The Harriet Lane engaging in a battery at Pig’s Point
By Sara Hale
My Grandfather’s account of the escape of the Harriet Lane through the Union blockade of Galveston. The letter is addressed to “Friend Phillips” the then editor of the North AdamsTranscript, North Adams, Massachusetts. On board U. S. Steam Sloop “Lackawanna” Off Galveston, May 1864 Friend Phillips:
You have doubtless ere this heard of the unfortunate event that has transpired upon this station, namely: the ‘running out’ of the late U.S. Steamer “Harriet Lane”, through the Blockading Fleet here, and although I cannot deny that this occurred through neglect upon the part of some here, and that the blame, unjustly it is true, will eventually fall upon the whole Fleet, still, in justice to myself and the noble ship in which I now am, I cannot feel willing to have those, who have known me from by boyhood, think that it happened through a lack of care or patriotism upon the part of my Commander, my shipmates of myself, or any defect in our gallant vessel. I have therefore taken this my first opportunity since then to send you a plain unvarnished statement of the events that transpired on the night of the 30th of April, trusting that you may soon find it convenient to insert the same in the columns of your able paper.
The U. S. Steam Sloop “Lackawanna:, Capt. J. B. Marchend, left the Blockading Fleet of Mobile, March 4th 1964, for the purpose of becoming the Flagship to the Squadron on the Coast of Texas. Before leaving Mobile, Captain Marchand was especially enjoined by Admiral Farragut, then in the”Hartford” at that station, to look out particularly for the “Harriet Lane”, which was known to be loading in Galveston Bay for the purpose of running the Blockade. Upon the capture of her, he said, the Navy Department was determined to risk everything and he sent the “Lackawanna” there as being the fleetest steamer in the Gulf. He, Captain Marchand, was to allow no outside considerations to influence him in the vigorous persecution of this particular duty, and he was on no account to leave his station and give chase to any vessel that was not in all probability the one so coveted. The “Lackawanna” arrived off Galveston March 11th and Captain Marchand took charge of the Squadron on the ensuing 15th. On our way down we made 10 knots, or miles, per hour under easy steam, 9 fires out of 14, and sail and everything worked admirably, while with the same steam alone and wind ahead we made 7 and 8 knots for hour after hour in succession. In fact I never saw machinery or a vessel perform better, and all on board were loud in her praises. As soon as he had taken charge, our Captain, mindful of his orders, consulted his Pilot and stationed his Fleet.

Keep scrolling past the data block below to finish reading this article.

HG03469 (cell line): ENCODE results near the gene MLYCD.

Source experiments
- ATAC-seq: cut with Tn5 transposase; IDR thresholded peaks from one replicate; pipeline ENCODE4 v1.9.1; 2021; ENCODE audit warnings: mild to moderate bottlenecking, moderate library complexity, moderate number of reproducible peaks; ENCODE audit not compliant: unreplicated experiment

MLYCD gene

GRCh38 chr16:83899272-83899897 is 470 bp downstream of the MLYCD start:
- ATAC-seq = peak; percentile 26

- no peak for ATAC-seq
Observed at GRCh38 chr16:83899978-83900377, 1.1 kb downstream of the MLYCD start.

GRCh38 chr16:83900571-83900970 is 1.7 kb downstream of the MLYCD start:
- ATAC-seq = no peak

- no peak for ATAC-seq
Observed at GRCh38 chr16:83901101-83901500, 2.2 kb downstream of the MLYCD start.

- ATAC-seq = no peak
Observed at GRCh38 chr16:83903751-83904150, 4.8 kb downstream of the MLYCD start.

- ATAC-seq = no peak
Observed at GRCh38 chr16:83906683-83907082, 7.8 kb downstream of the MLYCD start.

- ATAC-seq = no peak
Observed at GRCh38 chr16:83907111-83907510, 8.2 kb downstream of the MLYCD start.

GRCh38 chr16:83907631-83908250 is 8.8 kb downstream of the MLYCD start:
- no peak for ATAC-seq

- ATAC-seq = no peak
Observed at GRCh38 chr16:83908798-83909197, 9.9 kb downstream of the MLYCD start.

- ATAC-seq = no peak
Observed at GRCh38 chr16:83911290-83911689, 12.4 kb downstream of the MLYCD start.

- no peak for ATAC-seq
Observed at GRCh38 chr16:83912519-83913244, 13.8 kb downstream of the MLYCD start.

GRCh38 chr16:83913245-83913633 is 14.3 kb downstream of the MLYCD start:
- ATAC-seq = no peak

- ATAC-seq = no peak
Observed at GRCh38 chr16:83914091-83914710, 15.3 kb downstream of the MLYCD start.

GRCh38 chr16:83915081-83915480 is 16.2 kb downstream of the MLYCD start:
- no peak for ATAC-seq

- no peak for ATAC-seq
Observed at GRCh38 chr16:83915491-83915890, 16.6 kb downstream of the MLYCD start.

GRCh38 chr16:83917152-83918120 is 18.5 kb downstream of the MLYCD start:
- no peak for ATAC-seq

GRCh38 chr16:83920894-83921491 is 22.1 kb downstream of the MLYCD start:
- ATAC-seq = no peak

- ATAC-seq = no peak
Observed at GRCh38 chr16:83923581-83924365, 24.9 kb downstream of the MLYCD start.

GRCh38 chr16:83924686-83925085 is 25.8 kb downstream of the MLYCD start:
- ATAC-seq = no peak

It was supposed that the “Lane” would run out of either the Main Ship Channel or the one next to it called the Cylinder Channel, for she drew 10 1/2 feet of water when in the U. S. Navy, and although her battery had been removed, it was reasonable to suppose that her cargo would amount to nearly half the same weight and give her nine feet draft of water. This would prevent her going out of any channel but the ones supposed, and at the entrance of the Main Ship Channel, we, being the heaviest ship in the Fleet and drawing 16 feet, were stationed. The gunboats, some five in number, and drawing about 10 feet each, were stationed at the various other channels leading away from the main entrance, some three miles wide, out to the sea, and strict orders were given them if they saw a steamer running in, or more particularly running out, that they should immediately notify the Flagship of it and the direction she was steering, by means of night signal lights and rockets, which had been agreed upon. They were in fact to act as sentinels guarding the various avenues to the bay, and were to notify the commanding Officer of the first advance of a superior force. These Gunboats were not to be relied upon in the chase of a steamer, for the best of them will steam barely 8 knots with a head wind, the favorite course for the Blockade runners when pursued, and it is a poor Blockade runner on this coast now that cannot steam eleven and twelve knots. These facts our Captain well knew and depended upon his own ship entirely to perform this duty, for he knew from experience that she could, if driven, steam twelve and even more, but he could not guard all the channels that led into the Bay. This unfortunately he was obliged to entrust to others and thus upon their obedience to his orders depended the success of the whole plan of operations.
Our Station, at the entrance of the Main Ship Channel, was about four miles from the city of Galveston and almost due East from it. From our decks, in the daytime, the city was plainly to be seen, as well as quite a portion of the shipping inside, the “Lane” among the rest. Here we lay and watched for about two months without scarcely an event of note transpiring until the 30th of April, when that for which we had so looked took place. The day had been foggy with occasional showers of rain, and in the afternoon we had been favored with a thunder storm. The night set in dark and cloudy, and the word was passed on deck “to look out sharp for the Harriet Lane”.